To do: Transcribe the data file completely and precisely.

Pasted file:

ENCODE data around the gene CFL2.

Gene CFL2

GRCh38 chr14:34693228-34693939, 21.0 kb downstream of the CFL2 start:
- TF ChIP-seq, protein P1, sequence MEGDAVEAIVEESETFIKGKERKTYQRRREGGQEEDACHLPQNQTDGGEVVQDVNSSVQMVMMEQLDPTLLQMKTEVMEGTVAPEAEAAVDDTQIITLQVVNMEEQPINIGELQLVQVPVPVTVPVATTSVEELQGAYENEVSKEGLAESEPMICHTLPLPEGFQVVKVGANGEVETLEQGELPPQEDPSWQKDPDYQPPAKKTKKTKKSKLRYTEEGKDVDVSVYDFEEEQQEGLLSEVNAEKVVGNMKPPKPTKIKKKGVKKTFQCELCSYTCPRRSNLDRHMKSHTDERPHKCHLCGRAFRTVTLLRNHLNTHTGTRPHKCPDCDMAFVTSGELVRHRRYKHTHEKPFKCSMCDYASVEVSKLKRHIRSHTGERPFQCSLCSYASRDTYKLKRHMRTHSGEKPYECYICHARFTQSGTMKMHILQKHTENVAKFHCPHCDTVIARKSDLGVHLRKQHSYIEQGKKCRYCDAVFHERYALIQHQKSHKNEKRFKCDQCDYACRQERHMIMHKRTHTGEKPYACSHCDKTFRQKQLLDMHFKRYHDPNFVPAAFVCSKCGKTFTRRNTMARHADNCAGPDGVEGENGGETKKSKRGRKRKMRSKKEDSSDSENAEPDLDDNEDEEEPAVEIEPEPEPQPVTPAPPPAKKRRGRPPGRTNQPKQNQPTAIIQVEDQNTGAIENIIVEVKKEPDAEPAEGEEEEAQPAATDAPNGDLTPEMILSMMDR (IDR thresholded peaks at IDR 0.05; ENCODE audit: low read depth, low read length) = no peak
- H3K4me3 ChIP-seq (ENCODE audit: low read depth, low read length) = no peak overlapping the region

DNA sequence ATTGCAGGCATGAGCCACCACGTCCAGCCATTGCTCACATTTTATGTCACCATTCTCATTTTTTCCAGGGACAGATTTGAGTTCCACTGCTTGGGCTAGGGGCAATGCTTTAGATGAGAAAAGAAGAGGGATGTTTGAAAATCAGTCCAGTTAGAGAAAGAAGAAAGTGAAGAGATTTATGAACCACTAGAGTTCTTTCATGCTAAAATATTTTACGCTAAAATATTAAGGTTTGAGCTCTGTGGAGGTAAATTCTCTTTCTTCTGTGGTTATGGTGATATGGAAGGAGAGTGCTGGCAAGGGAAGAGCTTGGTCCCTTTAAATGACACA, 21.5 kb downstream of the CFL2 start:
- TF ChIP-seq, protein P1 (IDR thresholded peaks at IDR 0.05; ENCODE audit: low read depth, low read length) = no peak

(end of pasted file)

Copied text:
ENCODE data around the gene CFL2.

Gene CFL2

GRCh38 chr14:34693228-34693939, 21.0 kb downstream of the CFL2 start:
- TF ChIP-seq, protein P1, sequence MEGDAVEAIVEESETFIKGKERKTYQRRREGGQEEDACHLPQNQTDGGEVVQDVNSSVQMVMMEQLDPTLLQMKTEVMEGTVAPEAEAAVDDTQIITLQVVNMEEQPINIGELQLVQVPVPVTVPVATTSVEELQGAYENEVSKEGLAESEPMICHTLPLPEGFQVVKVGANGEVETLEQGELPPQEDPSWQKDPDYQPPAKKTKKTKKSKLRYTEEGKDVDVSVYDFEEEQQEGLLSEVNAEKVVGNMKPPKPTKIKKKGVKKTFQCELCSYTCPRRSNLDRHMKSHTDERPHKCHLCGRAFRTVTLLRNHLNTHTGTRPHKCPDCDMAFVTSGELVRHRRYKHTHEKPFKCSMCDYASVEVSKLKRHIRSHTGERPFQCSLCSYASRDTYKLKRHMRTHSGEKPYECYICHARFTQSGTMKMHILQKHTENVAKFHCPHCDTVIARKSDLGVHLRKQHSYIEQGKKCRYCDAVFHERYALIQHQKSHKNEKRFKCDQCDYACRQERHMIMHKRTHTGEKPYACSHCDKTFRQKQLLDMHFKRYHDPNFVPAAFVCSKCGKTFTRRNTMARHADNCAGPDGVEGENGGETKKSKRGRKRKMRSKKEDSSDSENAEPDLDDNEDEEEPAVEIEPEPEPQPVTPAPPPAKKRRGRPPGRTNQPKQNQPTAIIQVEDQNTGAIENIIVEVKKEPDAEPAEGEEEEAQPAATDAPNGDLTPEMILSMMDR (IDR thresholded peaks at IDR 0.05; ENCODE audit: low read depth, low read length) = no peak
- H3K4me3 ChIP-seq (ENCODE audit: low read depth, low read length) = no peak overlapping the region

DNA sequence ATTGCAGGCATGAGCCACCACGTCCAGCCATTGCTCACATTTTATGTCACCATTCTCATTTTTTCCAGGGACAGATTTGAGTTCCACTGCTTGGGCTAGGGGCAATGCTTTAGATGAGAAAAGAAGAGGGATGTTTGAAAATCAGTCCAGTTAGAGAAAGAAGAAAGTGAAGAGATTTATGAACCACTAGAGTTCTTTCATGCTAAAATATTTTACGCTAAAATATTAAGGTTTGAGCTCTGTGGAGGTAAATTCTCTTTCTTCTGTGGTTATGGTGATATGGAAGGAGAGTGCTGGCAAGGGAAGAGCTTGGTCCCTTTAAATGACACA, 21.5 kb downstream of the CFL2 start:
- TF ChIP-seq, protein P1 (IDR thresholded peaks at IDR 0.05; ENCODE audit: low read depth, low read length) = no peak